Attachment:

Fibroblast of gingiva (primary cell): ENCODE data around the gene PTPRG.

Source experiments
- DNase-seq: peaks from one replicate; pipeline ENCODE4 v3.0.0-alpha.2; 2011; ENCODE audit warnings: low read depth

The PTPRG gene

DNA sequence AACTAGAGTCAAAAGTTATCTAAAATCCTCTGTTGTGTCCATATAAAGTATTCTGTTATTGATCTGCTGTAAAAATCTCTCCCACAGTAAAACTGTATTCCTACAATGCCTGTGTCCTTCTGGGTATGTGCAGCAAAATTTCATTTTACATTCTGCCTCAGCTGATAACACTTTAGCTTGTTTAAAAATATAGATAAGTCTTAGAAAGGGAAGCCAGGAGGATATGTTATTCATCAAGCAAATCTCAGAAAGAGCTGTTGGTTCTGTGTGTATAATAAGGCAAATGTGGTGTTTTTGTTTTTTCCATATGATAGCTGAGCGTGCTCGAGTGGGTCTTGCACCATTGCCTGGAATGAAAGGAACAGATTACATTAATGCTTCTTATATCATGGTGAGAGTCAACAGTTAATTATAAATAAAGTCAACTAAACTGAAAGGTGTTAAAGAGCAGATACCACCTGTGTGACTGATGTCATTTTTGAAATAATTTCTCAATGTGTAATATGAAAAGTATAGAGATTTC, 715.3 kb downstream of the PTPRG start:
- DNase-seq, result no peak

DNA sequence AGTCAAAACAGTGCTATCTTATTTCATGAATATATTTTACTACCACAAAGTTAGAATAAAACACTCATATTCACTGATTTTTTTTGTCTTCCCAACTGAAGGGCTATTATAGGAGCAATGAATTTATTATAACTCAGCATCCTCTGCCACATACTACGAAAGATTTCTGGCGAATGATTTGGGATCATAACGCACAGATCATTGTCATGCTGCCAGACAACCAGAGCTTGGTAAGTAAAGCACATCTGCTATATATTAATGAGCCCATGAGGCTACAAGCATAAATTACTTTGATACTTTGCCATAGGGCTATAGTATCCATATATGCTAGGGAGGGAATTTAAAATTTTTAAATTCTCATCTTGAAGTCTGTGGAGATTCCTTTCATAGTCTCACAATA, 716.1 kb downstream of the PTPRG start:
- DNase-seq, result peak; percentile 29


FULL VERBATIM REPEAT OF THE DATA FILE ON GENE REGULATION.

Fibroblast of gingiva (primary cell): ENCODE data around the gene PTPRG.

Source experiments
- DNase-seq: peaks from one replicate; pipeline ENCODE4 v3.0.0-alpha.2; 2011; ENCODE audit warnings: low read depth

The PTPRG gene

DNA sequence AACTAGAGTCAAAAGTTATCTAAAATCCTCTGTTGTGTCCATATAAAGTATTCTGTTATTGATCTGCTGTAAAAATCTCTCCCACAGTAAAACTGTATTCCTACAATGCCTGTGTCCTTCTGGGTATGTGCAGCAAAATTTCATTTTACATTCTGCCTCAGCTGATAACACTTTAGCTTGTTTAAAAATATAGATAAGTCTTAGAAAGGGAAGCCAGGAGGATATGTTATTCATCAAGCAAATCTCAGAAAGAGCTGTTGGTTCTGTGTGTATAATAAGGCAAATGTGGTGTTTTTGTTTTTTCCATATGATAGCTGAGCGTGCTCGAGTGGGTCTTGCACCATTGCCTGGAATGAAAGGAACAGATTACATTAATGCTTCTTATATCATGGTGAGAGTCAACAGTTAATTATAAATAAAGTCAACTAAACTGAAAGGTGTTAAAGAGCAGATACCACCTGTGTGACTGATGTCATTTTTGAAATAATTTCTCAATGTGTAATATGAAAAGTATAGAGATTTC, 715.3 kb downstream of the PTPRG start:
- DNase-seq, result no peak

DNA sequence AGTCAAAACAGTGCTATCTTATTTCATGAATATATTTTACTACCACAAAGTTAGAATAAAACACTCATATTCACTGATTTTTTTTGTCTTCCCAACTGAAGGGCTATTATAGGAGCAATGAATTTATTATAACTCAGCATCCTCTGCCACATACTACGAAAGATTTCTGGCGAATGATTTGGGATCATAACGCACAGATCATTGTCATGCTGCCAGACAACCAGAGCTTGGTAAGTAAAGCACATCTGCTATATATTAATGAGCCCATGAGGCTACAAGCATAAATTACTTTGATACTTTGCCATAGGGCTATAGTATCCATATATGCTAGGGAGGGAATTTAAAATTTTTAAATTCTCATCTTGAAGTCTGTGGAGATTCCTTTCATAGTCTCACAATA, 716.1 kb downstream of the PTPRG start:
- DNase-seq, result peak; percentile 29